Given the turmoil and volatility in financial markets that have been reported in the daily press, participants at the ULI McCoy Symposium on Real Estate Finance, held in New York City in December, were surprisingly optimistic. Their reasons: The Federal Reserve has suggested that interest rates will remain at historically low levels until at least mid-2015. There is little overbuilding. Relatively modest annual levels of commercial mortgage–backed security (CMBS) rollovers have been handled by deferring and extending, and through new equity and mezzanine funding. When cautioned about the increasing maturities of CMBS over the next few years, participants felt the Federal Reserve easing, more deferring and extending, and high levels of additional capital availability would be sufficient to deal with the problem. Following are some fly-on-the-wall observations gleaned from this closed-door event.

The Marriner S. Eccles Building in Washington, D.C.,
houses the Board of Governors of the Federal Reserve System.
The U.S. market is recovering, but it is a slow grind. Interest rates are low. There is excess liquidity in the system. The flood of money will drive pricing and compensate for decreased underwriting standards. “This wave of capital will make up for any mistakes in under­writing assumptions,” one participant noted.

The tone of the meeting was optimistic, as participants apparently have adapted to the new reality of slow growth, volatility, low interest rates, and political turmoil. Their optimism was further buoyed by the prospect of energy independence and a resulting $300 billion swing in annual trade balances and a cheaper dollar.

Long-term demographics also favor the United States. Those with a more negative outlook were concerned about the political impasse over fiscal solutions, the longer-term impact of government deficits, unfunded pension and social liabilities in the public and private sectors, and the ability of the banking system to “extend and pretend” indefinitely.

Of greater long-term concern is the issue of removing more than $4 trillion of assets from the balance sheets of the Federal Reserve, the Treasury, and the government-sponsored housing agencies, Fannie Mae and Freddie Mac. This is an unprecedented problem, which can cause further long-term turmoil in the capital markets and perhaps provide inflationary pressures. The magnitude of the long-term problems makes assumptions regarding exit strategies for real assets problematic.

Financial services firms are suffering from low interest rates, which narrow spreads earned on transactions, and the great uncertainty regarding regulation. Most participants thought that uncertainty and volatility would remain for some time to come. Some thought interest rates might be up 150 basis points within two years. Home values were up in 2012. Normally, a million households are formed each year, but in the past several years only 500,000 were formed each year, creating a demographic backlog that will help support a recovery.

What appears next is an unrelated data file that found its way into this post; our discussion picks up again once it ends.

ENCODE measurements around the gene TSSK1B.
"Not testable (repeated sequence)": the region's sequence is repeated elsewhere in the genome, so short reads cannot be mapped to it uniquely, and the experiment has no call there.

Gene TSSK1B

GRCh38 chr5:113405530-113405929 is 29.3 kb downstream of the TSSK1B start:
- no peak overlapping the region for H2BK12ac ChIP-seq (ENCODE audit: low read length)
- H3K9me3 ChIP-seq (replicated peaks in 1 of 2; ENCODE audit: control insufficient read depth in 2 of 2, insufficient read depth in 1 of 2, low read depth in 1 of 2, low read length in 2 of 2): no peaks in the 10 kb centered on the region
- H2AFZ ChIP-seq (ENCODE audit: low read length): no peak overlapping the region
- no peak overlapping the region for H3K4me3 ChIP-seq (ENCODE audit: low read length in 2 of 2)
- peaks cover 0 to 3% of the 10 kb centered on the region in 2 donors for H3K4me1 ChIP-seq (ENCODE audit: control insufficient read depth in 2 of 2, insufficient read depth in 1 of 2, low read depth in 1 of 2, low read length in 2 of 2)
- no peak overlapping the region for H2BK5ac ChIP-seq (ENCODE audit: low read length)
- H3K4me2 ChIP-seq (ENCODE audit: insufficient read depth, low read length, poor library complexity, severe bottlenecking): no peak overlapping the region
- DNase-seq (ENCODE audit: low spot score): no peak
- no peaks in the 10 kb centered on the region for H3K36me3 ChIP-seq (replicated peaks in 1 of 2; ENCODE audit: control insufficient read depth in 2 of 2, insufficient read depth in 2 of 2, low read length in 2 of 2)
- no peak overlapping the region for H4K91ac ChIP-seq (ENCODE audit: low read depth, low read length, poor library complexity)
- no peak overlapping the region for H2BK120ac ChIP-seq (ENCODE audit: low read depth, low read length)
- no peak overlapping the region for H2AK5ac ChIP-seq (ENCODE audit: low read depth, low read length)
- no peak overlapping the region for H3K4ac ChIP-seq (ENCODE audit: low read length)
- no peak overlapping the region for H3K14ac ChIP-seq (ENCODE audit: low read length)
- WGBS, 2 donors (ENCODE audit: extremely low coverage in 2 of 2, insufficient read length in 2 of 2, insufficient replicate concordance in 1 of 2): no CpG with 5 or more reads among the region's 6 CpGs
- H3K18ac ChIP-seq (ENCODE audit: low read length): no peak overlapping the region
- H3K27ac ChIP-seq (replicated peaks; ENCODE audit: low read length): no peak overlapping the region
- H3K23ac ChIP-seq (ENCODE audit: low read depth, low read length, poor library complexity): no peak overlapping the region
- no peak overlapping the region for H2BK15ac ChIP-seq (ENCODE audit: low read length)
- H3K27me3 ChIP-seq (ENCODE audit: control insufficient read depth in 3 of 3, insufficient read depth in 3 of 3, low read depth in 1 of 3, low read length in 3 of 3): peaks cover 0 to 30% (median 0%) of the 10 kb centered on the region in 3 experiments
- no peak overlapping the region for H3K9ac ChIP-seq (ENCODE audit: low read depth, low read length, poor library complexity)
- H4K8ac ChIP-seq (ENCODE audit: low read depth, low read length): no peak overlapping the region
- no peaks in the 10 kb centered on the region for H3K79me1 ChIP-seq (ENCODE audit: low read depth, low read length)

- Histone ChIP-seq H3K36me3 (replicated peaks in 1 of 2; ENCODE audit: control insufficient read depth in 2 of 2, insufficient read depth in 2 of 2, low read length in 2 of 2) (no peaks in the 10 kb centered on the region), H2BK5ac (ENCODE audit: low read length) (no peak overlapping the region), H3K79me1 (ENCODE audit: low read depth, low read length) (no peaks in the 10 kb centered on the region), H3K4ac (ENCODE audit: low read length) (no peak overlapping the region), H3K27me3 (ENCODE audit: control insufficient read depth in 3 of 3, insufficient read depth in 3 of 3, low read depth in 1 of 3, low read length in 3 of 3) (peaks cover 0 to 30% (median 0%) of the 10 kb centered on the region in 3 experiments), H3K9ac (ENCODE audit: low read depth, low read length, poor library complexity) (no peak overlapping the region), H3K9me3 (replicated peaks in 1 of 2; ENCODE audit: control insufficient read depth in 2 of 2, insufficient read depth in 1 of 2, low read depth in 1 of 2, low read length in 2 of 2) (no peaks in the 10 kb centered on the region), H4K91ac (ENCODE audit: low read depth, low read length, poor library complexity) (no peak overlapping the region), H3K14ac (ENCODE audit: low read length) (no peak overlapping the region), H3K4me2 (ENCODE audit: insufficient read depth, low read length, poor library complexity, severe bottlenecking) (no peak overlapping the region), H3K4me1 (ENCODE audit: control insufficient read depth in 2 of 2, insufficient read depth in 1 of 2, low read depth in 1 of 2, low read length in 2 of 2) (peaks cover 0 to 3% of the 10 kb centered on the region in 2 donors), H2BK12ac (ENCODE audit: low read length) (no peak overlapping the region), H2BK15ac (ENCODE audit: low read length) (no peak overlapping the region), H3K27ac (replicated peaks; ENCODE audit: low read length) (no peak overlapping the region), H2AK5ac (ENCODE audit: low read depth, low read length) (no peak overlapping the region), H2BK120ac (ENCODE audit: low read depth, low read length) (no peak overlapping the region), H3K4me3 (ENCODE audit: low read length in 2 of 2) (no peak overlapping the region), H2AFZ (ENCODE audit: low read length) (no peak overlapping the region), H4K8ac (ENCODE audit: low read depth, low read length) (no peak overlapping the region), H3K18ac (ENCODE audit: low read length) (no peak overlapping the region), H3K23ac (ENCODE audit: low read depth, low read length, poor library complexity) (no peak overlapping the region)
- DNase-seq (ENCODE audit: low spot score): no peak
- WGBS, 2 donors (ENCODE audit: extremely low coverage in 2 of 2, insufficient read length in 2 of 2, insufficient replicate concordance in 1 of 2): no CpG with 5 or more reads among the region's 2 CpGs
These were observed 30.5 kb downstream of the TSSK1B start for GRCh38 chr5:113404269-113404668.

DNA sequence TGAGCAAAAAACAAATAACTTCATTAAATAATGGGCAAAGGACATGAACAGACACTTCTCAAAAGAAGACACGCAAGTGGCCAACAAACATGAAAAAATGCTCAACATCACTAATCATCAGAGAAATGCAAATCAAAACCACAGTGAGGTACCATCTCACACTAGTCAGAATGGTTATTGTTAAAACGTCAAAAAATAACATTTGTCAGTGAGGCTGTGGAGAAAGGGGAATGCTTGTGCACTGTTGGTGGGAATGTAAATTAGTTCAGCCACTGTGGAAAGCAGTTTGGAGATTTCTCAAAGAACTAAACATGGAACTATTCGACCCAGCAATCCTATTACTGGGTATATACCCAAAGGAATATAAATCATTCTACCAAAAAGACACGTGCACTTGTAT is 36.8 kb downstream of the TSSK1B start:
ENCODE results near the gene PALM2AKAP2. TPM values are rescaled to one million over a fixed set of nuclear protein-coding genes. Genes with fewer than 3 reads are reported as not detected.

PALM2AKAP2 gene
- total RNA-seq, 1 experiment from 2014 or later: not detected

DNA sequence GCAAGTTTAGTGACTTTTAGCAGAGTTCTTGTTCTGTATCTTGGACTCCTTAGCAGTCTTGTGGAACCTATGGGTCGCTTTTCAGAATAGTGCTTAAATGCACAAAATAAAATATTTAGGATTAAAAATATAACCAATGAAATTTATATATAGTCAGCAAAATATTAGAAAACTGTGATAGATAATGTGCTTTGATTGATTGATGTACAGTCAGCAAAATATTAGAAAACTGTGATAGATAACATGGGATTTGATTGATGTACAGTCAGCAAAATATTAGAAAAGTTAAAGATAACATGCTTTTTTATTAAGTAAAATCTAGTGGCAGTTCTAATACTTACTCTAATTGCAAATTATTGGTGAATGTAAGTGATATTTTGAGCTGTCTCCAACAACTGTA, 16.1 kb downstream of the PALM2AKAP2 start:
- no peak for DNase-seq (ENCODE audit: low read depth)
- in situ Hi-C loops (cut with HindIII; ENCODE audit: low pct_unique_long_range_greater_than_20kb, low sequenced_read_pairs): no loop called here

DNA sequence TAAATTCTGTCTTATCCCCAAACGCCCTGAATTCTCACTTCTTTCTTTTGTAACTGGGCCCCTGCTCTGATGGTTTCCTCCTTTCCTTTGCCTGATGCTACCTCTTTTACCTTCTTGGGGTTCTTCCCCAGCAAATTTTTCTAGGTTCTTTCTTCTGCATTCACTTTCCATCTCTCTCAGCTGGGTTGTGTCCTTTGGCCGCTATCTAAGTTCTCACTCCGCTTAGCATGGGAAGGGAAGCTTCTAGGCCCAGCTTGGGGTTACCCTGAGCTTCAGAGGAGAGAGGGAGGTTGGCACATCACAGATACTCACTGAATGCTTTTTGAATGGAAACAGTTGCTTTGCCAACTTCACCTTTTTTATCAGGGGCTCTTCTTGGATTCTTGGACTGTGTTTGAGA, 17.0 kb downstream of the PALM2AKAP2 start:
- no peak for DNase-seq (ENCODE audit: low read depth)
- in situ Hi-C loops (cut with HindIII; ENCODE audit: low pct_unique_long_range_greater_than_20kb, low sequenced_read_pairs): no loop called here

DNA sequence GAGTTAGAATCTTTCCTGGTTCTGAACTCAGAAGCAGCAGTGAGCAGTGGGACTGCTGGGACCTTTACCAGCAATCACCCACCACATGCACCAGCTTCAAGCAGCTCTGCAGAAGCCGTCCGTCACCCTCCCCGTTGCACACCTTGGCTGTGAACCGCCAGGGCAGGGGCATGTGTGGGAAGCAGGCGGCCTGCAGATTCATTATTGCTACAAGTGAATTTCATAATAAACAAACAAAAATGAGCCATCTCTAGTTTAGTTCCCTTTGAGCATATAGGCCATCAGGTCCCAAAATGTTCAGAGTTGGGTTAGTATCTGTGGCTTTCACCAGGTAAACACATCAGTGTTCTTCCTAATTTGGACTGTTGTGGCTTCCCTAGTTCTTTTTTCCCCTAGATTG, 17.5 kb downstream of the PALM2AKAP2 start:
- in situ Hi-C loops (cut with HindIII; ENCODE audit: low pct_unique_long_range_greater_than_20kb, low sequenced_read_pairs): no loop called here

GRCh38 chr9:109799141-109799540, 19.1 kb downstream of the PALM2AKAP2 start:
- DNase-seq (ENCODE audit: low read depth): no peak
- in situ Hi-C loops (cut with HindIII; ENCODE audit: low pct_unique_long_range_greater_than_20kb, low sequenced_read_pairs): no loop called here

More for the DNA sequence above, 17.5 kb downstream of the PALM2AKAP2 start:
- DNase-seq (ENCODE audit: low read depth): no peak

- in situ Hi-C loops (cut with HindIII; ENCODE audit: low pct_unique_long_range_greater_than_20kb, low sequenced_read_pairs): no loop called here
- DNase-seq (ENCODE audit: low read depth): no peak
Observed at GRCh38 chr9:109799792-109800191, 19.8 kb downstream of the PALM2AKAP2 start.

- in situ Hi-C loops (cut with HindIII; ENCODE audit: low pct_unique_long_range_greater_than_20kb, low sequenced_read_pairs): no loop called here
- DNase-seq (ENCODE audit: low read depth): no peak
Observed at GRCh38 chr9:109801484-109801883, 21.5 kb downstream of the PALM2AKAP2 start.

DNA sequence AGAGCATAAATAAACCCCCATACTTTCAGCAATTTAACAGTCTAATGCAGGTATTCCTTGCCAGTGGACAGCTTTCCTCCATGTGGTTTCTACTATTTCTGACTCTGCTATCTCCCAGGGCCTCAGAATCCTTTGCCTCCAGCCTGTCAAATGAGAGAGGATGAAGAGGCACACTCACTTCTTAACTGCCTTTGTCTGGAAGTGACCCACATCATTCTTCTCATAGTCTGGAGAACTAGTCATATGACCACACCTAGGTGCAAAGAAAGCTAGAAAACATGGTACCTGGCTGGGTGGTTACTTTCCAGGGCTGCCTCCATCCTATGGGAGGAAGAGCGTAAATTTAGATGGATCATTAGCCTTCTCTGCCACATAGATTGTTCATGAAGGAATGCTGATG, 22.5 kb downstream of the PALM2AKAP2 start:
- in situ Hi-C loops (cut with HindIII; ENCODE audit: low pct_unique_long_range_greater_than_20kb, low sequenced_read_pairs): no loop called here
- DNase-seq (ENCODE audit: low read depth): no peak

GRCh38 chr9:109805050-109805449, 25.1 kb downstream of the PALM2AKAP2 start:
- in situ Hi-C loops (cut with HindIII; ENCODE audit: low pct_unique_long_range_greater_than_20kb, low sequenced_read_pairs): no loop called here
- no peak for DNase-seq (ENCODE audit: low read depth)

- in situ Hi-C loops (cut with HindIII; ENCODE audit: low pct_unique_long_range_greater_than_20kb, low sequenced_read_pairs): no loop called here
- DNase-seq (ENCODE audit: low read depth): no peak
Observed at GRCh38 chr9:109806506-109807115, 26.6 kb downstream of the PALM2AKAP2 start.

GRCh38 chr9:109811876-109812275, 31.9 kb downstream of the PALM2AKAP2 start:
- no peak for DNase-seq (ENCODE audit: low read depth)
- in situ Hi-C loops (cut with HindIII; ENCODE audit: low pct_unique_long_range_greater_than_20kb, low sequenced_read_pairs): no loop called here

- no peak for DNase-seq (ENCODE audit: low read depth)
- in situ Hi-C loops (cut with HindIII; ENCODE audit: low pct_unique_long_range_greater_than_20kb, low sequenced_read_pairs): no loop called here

We are seeing declining underwriting standards in both debt and mezzanine finance primarily driven by competition due to the record amount of equity capital available. Unleveraged returns on equity for core assets are 7 percent to 9 percent, with apartment valuations actually pricing at below 7 percent internal rates of return. Core and distressed properties are close to fully valued. There are better returns in value-added properties. All investment valuations take account of replacement cost, and in most cases a discount to replacement cost is a key driver of valuation. Pension funds prefer low leverage of 30 to 50 percent. Opportunity fund returns are closer to 15 percent leveraged, despite some claims of 20 percent. There was consensus that returns from real estate investments would be lower in this slow-growth environment.

There is a “creep” in underwriting assumptions, with unrealistic tweaking. Loan-to-value ratios are edging up from 65 or 70 percent. Underwriting has not relaxed to 2006–2007 levels yet, but standards are under pressure from the practice of “pretend and extend.” Properties under development may end up being worth less than replacement cost because of lower-than-expected rents. It is difficult to price in the true long-tail risk of exit strategies with the imponderables of slow growth or high inflation.

One participating bank quoted a ten-year loan priced at 3.5 percent with a 60 percent loan-to-value ratio and interest coverage of 1.50. While the borrower in this case hit the jackpot, borrowers with unresolved assets will find the equity requirement devastating.

Real estate practitioners are inherently entrepreneurial, optimistic, and flexible, so they can adapt to almost any new reality, be it slow growth or high inflation. They just need to know when, and how much. The consensus seems to be it will take two to four years to normalize, clear out the housing market, and revert to a 5 to 6 percent interest rate environment. In the meantime, money will be made by opportunistic, well-capitalized investors.

In the interim, the best strategy is to borrow as much as possible, as long term as possible, but within prudent guidelines. Cheap, long-term flexible debt becomes an asset in a rising interest rate environment. Debt ratios of 90 percent (including mezzanine) are financial suicide. Pay particular attention to exit strategies. And whatever the pro formas indicate, make sure there is room to refinance if the sales market is constrained. Meanwhile: “Be adaptable.”